- Finally, you have to come up with the money to invest which isn’t easy when you don’t have a lot of money to start with. At my most tight $28k/year income years I still found $50-80/month to drop into investments. Risk: riding my bike instead of taking taxis.
PROFESSIONAL OPPORTUNITY COST
Raising Your Rates
If you have a side hustle or a consulting/freelance business, what you charge people is a constant source of pondering.
- if you’re charging too low, you’re leaving money on the table
- But if you charge too high you might lose clients, or only end up with a certain type of client who can afford higher rates
The rewards are in the numbers
- An extra $5/hour or $500 a job can mean thousands of bucks rather quickly
- Plus, charging – and paying – what a service is worth means that others can raise their rates and develop an ecosystem
Going for a new job (and negotiating up!)
This one is a doozy! Getting more money out of your work offers the rewards of:
- Narrowing the gender and race wage gap (depending on who you are)
- Getting paid, paid more, and maybe even HELLA paid
The risks here are minimal since…
- If you negotiate up when job seeking and a workplace retracts and offer you really want to run away from that job anyway
ORGANIZATIONAL OPPORTUNITY COST
Missed engagement for employees of various class backgrounds.
If you’re an employer, you’re aware that retention of great employees is hard – and it’s expensive and disruptive when good people leave.
- Sorry to have to break the news but your employees who come from poor and working class backgrounds notice the middle class bullshit around them. Whether it’s a coworker who works less hard and gets away with it, or the culture at the workplace – it’s obvious to them even if not to you.
- That kind of disruption can lead to lower performance overall and lowered retention
Honestly, the only rewards I can imagine for not engaging employees and colleagues around money is:
- maintaining the status quo
- keeping people in the dark
- making it seem like people with existing access to money and power should continue to do so because…history or something.
Teams struggle unnecessarily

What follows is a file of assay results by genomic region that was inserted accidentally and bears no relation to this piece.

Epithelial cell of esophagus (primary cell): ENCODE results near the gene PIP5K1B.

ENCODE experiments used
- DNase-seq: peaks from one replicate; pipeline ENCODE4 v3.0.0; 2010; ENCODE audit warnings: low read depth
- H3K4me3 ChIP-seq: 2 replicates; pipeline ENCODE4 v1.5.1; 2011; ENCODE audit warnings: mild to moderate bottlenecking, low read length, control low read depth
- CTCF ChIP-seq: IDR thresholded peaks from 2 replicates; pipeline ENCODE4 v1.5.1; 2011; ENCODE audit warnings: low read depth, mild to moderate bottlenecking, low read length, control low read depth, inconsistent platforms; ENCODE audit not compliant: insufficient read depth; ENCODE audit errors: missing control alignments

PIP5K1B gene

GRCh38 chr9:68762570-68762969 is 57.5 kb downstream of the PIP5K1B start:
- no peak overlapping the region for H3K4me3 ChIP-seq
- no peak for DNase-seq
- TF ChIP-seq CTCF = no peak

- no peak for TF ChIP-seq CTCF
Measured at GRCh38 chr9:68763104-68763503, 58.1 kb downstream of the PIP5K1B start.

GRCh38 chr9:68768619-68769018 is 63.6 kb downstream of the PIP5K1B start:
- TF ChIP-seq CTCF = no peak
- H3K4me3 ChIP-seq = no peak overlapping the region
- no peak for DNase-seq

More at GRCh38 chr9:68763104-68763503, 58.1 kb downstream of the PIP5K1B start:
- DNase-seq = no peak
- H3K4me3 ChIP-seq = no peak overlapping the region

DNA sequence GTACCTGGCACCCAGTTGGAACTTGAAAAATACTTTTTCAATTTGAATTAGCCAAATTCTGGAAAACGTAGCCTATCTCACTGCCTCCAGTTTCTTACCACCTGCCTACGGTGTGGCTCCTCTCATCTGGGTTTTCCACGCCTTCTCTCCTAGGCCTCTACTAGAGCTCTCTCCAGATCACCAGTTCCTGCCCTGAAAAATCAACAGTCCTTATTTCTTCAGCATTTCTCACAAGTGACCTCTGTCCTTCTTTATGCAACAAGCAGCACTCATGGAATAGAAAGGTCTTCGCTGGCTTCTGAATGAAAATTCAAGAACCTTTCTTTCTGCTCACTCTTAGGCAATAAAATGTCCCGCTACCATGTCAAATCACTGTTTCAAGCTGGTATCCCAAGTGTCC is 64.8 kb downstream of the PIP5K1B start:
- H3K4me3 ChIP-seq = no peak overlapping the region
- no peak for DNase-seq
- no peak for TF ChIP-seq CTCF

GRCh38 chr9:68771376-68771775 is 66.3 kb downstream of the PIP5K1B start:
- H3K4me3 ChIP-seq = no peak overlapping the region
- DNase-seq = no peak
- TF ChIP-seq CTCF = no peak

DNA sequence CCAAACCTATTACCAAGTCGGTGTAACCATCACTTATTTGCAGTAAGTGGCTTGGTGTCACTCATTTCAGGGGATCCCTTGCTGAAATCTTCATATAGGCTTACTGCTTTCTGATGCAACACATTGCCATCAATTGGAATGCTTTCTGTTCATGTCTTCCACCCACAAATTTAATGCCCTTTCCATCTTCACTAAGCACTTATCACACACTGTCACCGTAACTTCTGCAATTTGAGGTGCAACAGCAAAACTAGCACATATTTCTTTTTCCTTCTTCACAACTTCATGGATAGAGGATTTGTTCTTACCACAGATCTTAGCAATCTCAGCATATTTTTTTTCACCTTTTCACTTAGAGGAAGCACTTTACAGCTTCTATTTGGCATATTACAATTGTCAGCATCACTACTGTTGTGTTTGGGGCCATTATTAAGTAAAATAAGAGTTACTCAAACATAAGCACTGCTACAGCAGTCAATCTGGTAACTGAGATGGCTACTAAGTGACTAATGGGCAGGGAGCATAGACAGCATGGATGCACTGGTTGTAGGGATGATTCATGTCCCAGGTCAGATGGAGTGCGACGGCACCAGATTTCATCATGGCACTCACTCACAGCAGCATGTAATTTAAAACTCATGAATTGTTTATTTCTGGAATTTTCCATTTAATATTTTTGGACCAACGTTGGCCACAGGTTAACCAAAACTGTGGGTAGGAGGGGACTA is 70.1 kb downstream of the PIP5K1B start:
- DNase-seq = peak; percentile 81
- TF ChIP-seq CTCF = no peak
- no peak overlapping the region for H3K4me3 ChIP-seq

Regardless of the class makeup of groups and teams, cultural avoidance of money talk or regelating it to abstractions like “value” or “the budget” leads to messes.
I’ve seen risks play out such as:
- many teams full of smart and talented people reduced to a frustrated panic over annual budgeting, based on emotional beliefs about money
- the impacts of imbalanced pay, which absolutely leads to employee retention issues, not to mention possible lawsuits depending on the state you’re operating in.
- the wasted money allocated by employees who operate from spending norms that don’t maximize the organizations’ resources
- Besides the direct waste of time and misallocated money, the emotional and performance drain is far from trivial.
While it’s not easy or instant to solve, processes I’ve been part of that succeed do the following:
- Use transparency, even when it’s hard
- Encourage and reward speaking up
- Allow contribution to budgeting and financials from multiple levels of the team or department
What does it all mean?
These last few weeks I’ve been reflecting on the challenges organizations face around money, financial decisions, and making meaning out of stewarding resources. With a personal budget or solo business, we can pretend we’re operating individualistically (ps. we’re not), but within groups and organizations that fiction gets blown away because we’re working on money with other people. This is where things start to get complex and, in my experience, fascinating. If you’re part of an end of year budgeting process at an organization, watch the emotions and methods people use to make decisions sometime.
If you want to observe power, notice how decisions about money get made. Would you replicate them yourself, and why or why not?
What if we leveraged money as an opportunity to engage more people, answer more important questions with better data, and live more authentically recognizing the truth of our differences?